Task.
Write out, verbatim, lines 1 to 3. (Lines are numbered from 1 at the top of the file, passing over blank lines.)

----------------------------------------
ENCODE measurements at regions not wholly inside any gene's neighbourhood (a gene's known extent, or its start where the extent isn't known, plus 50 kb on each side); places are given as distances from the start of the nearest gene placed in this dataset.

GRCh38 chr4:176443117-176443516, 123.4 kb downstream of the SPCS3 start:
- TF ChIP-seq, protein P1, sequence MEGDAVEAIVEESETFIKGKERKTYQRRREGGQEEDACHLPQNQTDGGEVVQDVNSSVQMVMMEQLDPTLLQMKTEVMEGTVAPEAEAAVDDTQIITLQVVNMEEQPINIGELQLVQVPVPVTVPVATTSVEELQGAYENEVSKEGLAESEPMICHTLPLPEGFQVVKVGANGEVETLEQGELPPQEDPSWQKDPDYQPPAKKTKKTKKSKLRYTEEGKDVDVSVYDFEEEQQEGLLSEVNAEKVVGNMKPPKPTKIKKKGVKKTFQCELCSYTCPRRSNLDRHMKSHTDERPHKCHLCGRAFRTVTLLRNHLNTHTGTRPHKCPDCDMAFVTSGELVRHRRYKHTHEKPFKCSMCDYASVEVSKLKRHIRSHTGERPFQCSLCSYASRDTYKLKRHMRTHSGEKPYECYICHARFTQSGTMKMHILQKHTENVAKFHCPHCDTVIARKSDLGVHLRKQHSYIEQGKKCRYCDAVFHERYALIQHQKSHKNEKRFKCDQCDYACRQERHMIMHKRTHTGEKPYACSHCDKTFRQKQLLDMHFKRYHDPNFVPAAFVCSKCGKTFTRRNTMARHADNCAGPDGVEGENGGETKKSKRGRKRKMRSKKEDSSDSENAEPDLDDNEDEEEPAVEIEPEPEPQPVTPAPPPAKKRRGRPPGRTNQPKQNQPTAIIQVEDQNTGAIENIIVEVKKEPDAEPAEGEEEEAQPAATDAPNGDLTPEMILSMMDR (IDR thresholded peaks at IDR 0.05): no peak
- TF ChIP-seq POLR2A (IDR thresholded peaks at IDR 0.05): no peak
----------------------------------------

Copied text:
ENCODE measurements at regions not wholly inside any gene's neighbourhood (a gene's known extent, or its start where the extent isn't known, plus 50 kb on each side); places are given as distances from the start of the nearest gene placed in this dataset.

GRCh38 chr4:176443117-176443516, 123.4 kb downstream of the SPCS3 start:
- TF ChIP-seq, protein P1, sequence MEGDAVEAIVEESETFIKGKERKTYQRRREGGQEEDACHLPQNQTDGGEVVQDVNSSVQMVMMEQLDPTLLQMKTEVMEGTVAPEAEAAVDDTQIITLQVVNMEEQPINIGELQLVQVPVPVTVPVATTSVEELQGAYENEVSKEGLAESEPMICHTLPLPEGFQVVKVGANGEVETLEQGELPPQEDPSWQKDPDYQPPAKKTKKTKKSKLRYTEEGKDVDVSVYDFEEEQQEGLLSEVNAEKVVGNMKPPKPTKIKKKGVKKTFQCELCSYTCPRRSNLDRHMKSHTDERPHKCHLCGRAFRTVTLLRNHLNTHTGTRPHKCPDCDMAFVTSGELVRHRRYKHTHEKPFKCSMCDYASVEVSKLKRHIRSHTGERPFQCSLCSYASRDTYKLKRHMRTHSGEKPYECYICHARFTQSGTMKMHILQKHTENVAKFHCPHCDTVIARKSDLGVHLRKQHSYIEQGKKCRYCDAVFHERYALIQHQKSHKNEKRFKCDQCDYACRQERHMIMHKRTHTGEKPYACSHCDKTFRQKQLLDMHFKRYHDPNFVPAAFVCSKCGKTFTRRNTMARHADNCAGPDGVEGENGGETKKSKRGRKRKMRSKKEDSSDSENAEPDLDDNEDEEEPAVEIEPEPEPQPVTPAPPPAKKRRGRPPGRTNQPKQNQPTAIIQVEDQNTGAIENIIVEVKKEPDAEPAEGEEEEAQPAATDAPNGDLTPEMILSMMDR (IDR thresholded peaks at IDR 0.05): no peak